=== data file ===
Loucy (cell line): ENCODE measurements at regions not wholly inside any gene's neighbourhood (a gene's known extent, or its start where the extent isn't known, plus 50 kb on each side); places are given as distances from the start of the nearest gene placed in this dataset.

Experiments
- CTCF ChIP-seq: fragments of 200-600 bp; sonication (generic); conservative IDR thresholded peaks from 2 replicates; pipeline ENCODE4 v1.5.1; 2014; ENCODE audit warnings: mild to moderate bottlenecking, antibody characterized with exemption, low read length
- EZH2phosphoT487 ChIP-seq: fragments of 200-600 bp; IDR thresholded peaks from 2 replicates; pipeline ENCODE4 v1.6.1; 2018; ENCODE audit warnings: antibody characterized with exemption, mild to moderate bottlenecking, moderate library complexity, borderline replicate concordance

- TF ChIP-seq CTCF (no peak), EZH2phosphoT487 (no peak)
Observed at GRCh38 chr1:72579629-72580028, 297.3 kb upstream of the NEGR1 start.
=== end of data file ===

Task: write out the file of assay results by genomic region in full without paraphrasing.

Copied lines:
Loucy (cell line): ENCODE measurements at regions not wholly inside any gene's neighbourhood (a gene's known extent, or its start where the extent isn't known, plus 50 kb on each side); places are given as distances from the start of the nearest gene placed in this dataset.

Experiments
- CTCF ChIP-seq: fragments of 200-600 bp; sonication (generic); conservative IDR thresholded peaks from 2 replicates; pipeline ENCODE4 v1.5.1; 2014; ENCODE audit warnings: mild to moderate bottlenecking, antibody characterized with exemption, low read length
- EZH2phosphoT487 ChIP-seq: fragments of 200-600 bp; IDR thresholded peaks from 2 replicates; pipeline ENCODE4 v1.6.1; 2018; ENCODE audit warnings: antibody characterized with exemption, mild to moderate bottlenecking, moderate library complexity, borderline replicate concordance

- TF ChIP-seq CTCF (no peak), EZH2phosphoT487 (no peak)
Observed at GRCh38 chr1:72579629-72580028, 297.3 kb upstream of the NEGR1 start.